Cannot perform outline synchronization of Unicode-mode outlines
Communicate with Essbase API in Unicode encoding, using long strings
Cannot synchronize non-Unicode-mode outlines with multibyte characters
If you use Administration Services Console or another tool to create a MaxL script and save it in UTF-8 and then execute the script in MaxL Shell, MaxL Shell assumes the role of a Unicode-mode client. You can use this approach, for example, to update outlines through dimension builds. When you create the script, remember to include the UTF-8 signature. See Encoding Indicators.
To provide restricted access to Unicode-mode applications, these older custom client programs, depending on how they are written, can be recompiled in a Unicode-enabled release of Essbase. When recompiled, the programs work with long buffers but short strings.
For complete access to Unicode-mode and non-Unicode-mode applications, existing custom applications must be modified using the Essbase API functions for Unicode. Rewritten and compiled clients work with long buffers and long strings for full Unicode support. See the Oracle Essbase API Reference.
Essbase supports use of non-Unicode-encoded files, such as report and calculation scripts, with Unicode-mode applications. To identify a file's encoding type, Essbase looks for encoding indicators (UTF-8 signature or locale indicator). If a file does not contain either encoding indicator, and the file is not on Essbase Server, Administration Services prompts the user for the locale of the file. See Encoding Indicators.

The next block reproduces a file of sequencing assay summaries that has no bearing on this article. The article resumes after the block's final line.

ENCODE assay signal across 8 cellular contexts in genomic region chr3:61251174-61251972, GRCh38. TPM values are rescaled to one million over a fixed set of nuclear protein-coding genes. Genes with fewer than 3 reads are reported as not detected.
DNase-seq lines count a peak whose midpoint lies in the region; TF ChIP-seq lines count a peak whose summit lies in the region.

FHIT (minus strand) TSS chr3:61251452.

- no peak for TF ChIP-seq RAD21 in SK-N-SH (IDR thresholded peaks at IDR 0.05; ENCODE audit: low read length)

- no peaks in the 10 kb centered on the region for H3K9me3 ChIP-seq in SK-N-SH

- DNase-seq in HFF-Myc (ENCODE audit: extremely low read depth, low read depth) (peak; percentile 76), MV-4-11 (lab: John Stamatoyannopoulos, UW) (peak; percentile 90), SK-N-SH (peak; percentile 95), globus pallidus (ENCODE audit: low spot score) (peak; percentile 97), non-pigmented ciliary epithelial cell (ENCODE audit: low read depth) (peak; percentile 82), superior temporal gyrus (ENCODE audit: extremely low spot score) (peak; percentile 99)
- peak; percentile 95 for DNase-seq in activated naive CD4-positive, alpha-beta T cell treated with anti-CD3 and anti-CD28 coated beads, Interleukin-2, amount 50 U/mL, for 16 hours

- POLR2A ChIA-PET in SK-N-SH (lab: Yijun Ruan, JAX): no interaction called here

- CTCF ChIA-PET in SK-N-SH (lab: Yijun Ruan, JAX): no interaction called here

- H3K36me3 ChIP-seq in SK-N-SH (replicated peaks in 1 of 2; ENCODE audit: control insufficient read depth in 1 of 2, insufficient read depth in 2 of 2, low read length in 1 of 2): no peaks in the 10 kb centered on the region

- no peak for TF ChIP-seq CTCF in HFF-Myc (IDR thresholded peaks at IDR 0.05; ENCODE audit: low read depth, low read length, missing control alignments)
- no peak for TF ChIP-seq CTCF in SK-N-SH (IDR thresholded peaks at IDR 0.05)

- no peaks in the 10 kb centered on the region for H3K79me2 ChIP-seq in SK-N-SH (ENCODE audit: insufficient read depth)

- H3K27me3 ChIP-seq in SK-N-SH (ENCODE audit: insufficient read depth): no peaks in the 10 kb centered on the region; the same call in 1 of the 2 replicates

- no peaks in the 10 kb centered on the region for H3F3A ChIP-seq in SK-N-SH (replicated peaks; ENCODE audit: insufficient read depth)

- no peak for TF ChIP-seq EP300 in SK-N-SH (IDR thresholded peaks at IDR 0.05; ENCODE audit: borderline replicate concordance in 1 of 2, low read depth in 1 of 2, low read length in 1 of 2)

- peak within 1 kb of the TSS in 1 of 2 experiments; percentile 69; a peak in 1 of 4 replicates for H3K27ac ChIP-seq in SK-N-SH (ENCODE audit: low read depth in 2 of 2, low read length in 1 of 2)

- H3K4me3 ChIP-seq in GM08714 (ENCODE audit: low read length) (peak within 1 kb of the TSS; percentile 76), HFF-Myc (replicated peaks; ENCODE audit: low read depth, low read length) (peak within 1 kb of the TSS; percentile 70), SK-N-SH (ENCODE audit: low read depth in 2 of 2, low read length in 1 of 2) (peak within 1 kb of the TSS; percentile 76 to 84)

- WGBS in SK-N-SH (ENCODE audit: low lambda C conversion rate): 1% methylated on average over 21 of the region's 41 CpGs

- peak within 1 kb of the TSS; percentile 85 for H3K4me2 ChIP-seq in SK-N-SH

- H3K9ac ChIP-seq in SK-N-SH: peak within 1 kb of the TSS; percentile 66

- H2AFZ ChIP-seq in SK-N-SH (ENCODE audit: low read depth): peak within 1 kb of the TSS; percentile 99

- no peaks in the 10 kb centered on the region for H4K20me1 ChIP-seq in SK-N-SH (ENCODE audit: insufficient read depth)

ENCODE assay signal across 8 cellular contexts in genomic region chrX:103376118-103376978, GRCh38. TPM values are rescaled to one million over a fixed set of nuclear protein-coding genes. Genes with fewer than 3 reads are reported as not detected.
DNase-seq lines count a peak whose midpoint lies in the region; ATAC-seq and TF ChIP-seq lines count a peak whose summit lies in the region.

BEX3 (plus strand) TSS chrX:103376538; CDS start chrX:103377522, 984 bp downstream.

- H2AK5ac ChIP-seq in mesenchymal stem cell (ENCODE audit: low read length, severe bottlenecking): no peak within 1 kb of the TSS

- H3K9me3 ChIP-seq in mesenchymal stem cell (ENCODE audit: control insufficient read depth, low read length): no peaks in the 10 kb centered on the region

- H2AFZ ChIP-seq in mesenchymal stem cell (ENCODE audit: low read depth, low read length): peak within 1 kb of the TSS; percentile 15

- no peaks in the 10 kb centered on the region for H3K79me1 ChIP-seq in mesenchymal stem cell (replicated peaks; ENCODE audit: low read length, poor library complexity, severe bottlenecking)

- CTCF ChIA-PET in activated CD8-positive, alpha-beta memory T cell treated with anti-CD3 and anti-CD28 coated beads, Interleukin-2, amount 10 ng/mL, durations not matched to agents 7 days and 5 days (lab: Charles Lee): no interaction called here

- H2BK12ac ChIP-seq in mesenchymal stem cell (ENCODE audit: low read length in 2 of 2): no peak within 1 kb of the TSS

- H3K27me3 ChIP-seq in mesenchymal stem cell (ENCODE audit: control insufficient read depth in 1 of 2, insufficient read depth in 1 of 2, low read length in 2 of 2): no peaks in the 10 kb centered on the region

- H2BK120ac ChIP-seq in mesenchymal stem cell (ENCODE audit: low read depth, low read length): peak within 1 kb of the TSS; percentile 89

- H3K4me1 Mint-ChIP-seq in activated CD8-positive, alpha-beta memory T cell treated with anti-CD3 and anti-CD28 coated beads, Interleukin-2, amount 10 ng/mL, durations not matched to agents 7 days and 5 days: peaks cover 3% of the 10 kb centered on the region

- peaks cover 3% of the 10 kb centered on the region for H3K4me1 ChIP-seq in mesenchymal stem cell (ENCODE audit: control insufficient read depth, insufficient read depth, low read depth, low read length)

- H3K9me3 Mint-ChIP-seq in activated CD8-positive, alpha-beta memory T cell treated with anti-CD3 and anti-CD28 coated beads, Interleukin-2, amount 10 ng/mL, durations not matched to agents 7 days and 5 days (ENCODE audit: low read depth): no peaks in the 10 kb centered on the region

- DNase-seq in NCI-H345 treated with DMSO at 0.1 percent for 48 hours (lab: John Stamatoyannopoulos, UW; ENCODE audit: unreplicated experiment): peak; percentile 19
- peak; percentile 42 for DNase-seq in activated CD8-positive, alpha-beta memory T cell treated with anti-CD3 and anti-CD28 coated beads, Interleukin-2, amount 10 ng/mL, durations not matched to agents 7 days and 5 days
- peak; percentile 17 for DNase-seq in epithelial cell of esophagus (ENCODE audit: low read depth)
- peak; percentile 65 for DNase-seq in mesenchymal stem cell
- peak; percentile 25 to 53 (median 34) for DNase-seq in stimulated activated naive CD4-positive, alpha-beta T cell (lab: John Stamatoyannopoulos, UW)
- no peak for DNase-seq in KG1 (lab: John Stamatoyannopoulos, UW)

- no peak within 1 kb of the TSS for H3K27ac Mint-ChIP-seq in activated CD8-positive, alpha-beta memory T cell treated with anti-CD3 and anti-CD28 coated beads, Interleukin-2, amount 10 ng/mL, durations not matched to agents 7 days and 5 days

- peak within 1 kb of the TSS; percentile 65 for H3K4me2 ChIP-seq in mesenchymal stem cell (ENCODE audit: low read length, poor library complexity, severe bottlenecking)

The Essbase Unicode File Utility includes options to insert a UTF-8 signature or locale indicator in text files. Or you can use a text editor or other means to insert them. See Essbase Unicode File Utility.
To administer Unicode-mode applications, you can use Administration Services and MaxL Shell. With Administration Services Console, which is a Unicode-mode client, you can administer Unicode-mode and non-Unicode-mode applications.
Unicode-related administration activities include changing the Unicode-related mode of Essbase Server to enable or disable the following abilities:
Essbase provides several methods for retrieving data from Unicode-mode and non-Unicode-mode applications.
Report script output files are encoded to the encoding of the application. For example, if a report script is run against a database in a Unicode-mode application, the report script output is encoded in UTF-8; if run against a database in a non-Unicode-mode application, the output is encoded in the encoding of the application.
To run Smart View, you connect to Oracle Hyperion Provider Services. To install these programs, see the Oracle Hyperion Enterprise Performance Management System Installation and Configuration Guide.
For information about working with Smart View, see the Oracle Hyperion Smart View for Office User's Guide.
With SQL Interface, you can load data from a Unicode-mode relational database to a Unicode-mode Essbase application. Table 66 shows supported encodings for Unicode-mode and non-Unicode-mode applications:
Table 66. SQL Interface Supported Encodings for Unicode-Mode and Non-Unicode-Mode Applications
See Supported Locales.
Table 66 lists the non-English alias tables and their import files included in the Sample_U.Basic database: